National Award Wage Increases

 In Law, Workplace Law

The Fair Work Commission has today, 6 June 2017, handed down the 2017 minimum wage review which will increase award wages across the board by 3.3%.  The national minimum award wage will increase to $18.29 per hour from $17.70. The award increase will come into effect from 1 July 2017.

Today’s increase was considerably up from last year’s increase of 2.4%, and the year prior’s 2.5% increase.

Implications For Employers

It is important that business owners update rates of pay for staff paid at or around award minimum rates of pay to avoid heavy fines or back pay obligations. For staff on annualised salaries or ‘all in’ hourly rates, employers should check that their annualised salaries or hourly rates remain high enough to meet their overall minimum award obligations (and that their workplace agreements facilitate these arrangements).

Employers with enterprise agreements or other arrangements should seek advice to ensure that the award wage increase does not ‘leap-frog’ the rates in these other instruments, resulting in underpayments to employees and exposing them to fines.

Cuts To Penalty Rates

By now you will have heard the media attention around the Fair Work Commission Full Bench’s recent decision to reduce Sunday penalty rates in the hospitality, retail, fast food and pharmacy sectors, reduce public holiday penalties in those sectors and, additionally, in the restaurant sector. The changes to public holiday penalty rates take place from 1 July 2017, while the changes to early and late night loadings took effect in late March 2017.

Changes to the Sunday penalty rates will come into effect under ‘phasing in’ arrangements from 1 July 2017 as follows:

  • over 4 years in the retail and pharmacy sectors; and
  • over 3 years in the hospitality and fast food sectors.

However, the initial effect on Sundays may only be minor, with the rates in some cases to reduce by just 5% on 1 July 2017, with more significant reductions in subsequent years.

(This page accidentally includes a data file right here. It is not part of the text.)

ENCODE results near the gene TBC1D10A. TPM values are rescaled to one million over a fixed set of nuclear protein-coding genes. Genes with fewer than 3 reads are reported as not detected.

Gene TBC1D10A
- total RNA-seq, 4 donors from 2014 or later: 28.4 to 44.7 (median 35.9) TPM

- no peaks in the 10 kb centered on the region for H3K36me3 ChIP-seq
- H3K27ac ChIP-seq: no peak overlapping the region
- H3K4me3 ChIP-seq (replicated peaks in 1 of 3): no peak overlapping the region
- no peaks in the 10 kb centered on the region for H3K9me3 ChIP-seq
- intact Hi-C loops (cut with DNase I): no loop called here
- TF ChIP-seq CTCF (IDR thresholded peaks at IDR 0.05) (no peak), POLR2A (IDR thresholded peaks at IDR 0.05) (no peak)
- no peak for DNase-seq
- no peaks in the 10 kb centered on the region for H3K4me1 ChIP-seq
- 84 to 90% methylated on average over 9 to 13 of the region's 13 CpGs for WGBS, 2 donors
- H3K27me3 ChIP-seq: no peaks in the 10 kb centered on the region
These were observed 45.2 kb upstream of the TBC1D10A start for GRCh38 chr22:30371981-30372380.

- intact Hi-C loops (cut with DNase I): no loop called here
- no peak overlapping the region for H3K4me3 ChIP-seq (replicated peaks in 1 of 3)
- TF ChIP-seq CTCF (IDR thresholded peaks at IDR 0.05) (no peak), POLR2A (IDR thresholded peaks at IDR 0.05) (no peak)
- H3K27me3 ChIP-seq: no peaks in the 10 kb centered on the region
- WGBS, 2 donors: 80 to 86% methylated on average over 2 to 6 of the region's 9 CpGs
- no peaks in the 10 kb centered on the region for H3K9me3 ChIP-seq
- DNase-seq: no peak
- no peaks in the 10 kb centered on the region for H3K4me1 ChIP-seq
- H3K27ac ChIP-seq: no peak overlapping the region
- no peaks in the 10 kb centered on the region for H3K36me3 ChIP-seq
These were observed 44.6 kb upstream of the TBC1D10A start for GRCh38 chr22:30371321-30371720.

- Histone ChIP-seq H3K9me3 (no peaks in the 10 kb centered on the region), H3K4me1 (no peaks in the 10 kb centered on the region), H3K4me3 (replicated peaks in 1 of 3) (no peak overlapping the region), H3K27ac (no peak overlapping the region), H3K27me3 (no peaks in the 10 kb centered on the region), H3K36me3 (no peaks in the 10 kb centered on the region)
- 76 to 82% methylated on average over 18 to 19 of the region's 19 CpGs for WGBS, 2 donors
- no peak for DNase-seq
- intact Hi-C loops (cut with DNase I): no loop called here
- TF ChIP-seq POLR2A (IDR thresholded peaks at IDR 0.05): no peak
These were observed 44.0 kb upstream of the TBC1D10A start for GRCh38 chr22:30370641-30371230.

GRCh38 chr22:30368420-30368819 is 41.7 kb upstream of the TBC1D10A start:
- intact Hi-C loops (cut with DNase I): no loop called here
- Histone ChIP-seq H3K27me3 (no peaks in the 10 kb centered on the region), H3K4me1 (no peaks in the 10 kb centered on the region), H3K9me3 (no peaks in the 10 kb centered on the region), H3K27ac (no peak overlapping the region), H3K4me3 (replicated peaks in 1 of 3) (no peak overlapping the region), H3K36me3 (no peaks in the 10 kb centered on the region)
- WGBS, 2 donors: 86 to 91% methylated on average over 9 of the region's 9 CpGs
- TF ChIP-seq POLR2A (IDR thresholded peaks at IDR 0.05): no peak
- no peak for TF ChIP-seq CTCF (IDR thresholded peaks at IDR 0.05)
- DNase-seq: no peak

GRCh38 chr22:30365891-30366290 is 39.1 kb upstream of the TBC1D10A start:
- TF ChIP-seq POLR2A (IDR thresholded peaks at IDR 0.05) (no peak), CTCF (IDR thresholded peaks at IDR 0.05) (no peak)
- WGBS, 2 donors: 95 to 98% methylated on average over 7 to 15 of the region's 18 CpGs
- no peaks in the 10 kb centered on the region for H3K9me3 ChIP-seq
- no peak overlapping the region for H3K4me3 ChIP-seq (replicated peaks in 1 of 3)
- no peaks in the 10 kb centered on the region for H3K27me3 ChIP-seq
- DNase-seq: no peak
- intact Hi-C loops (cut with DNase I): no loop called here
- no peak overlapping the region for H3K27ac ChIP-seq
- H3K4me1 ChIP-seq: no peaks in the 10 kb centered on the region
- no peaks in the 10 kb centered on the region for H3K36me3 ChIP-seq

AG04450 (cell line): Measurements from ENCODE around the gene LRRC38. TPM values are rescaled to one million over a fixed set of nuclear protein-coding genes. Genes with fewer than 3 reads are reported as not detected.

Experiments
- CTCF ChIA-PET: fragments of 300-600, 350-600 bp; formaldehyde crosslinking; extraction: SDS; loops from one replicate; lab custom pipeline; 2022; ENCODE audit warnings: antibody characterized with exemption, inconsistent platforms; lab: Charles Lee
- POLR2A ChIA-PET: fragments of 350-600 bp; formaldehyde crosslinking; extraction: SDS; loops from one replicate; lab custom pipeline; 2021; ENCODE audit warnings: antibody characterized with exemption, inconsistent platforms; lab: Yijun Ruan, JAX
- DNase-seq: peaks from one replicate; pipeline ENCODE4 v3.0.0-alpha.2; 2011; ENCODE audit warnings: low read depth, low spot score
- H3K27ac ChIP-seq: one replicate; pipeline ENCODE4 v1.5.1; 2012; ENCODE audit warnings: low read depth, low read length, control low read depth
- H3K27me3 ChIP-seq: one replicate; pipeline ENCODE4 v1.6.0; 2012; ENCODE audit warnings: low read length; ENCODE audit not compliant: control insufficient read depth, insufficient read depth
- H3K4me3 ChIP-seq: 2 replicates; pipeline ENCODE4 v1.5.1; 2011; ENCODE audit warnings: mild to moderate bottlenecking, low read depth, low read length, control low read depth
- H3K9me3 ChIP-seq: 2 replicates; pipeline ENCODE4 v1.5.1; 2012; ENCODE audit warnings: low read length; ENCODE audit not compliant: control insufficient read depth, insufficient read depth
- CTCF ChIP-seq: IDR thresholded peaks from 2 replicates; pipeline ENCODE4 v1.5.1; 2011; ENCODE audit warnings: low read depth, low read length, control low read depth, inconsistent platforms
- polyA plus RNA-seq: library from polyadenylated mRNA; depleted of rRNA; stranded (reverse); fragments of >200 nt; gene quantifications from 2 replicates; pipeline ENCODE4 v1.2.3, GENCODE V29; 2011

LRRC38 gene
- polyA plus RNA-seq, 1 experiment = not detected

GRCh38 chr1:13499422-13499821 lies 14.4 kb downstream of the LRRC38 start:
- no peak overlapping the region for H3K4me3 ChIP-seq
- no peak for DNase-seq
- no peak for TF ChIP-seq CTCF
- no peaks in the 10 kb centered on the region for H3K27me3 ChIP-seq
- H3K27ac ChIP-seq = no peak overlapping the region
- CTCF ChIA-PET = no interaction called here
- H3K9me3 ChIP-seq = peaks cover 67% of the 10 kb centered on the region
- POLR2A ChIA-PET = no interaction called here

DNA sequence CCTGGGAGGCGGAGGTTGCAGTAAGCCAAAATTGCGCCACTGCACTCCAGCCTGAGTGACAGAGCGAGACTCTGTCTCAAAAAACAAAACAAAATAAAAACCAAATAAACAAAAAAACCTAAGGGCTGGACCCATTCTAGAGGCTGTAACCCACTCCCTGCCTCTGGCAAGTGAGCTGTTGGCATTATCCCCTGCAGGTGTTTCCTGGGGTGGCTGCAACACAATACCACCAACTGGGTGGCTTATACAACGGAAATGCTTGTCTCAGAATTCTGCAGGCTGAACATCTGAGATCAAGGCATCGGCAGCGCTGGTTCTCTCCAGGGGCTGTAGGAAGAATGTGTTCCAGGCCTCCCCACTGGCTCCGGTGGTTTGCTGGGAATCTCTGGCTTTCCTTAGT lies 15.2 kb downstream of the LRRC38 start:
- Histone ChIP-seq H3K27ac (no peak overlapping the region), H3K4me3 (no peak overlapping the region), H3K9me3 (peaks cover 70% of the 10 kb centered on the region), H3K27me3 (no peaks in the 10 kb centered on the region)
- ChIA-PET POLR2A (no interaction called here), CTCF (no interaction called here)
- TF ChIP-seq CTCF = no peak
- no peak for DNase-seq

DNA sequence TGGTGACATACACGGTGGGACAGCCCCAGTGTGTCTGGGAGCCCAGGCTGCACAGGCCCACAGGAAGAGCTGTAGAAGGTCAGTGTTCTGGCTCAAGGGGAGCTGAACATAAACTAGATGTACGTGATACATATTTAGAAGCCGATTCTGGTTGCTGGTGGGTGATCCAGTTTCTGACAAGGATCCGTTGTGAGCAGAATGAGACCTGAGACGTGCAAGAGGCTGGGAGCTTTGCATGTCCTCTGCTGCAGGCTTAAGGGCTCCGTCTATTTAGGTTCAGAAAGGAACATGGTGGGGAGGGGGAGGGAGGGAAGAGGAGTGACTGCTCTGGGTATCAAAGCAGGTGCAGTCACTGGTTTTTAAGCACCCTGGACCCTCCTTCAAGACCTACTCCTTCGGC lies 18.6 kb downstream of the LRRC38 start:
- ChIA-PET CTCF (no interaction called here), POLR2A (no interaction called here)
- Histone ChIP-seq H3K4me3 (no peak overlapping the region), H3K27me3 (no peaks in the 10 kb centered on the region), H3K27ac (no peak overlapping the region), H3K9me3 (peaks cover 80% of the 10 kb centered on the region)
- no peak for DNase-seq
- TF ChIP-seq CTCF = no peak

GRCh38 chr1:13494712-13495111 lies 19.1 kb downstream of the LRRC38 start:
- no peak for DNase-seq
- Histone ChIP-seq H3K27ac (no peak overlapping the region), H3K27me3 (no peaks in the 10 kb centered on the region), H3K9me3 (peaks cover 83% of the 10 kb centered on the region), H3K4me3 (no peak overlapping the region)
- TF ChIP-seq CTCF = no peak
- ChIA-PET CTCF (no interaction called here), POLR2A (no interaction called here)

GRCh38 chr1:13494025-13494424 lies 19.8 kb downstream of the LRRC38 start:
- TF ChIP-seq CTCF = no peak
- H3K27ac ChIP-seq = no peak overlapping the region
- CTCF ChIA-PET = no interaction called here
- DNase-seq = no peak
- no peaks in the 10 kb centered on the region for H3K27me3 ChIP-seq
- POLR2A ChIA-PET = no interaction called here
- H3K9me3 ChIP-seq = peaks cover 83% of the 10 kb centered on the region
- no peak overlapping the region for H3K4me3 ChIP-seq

Rather than assume that any employees covered by the affected awards automatically have their rates reduced, employers need to review employment contracts, award flexibility agreements and enterprise agreements to determine whether the award reductions will change their obligations.

Penalties For Breaches Of Fair Work Act

Also taking effect from 1 July 2017, are increases to the maximum civil penalties against companies and individuals for breaches of the Fair Work Act 2009 (FW Act) to $63,000 and $12,600 respectively per breach (up from $54,000 and $10,800). This means that compliance with all aspects of the workplace relations system is more important than ever (and non-compliance more expensive than ever!).

These penalties can apply for breaches of awards, enterprise agreements, the National Employment Standards and many other key obligations under the FW Act.

The increases will only affect contraventions that occur on or after 1 July 2017. Contraventions occurring before this time will be subject to the penalty unit in place when the contravention occurred.

The next Commonwealth penalty unit increase is currently scheduled for 2020.

For advice about what these decisions mean for your business, please contact our office.

Liability limited by a scheme approved under Professional Standards Legislation

Disclaimer – This article is provided for information purposes only and should not be regarded as legal advice.

Recent Posts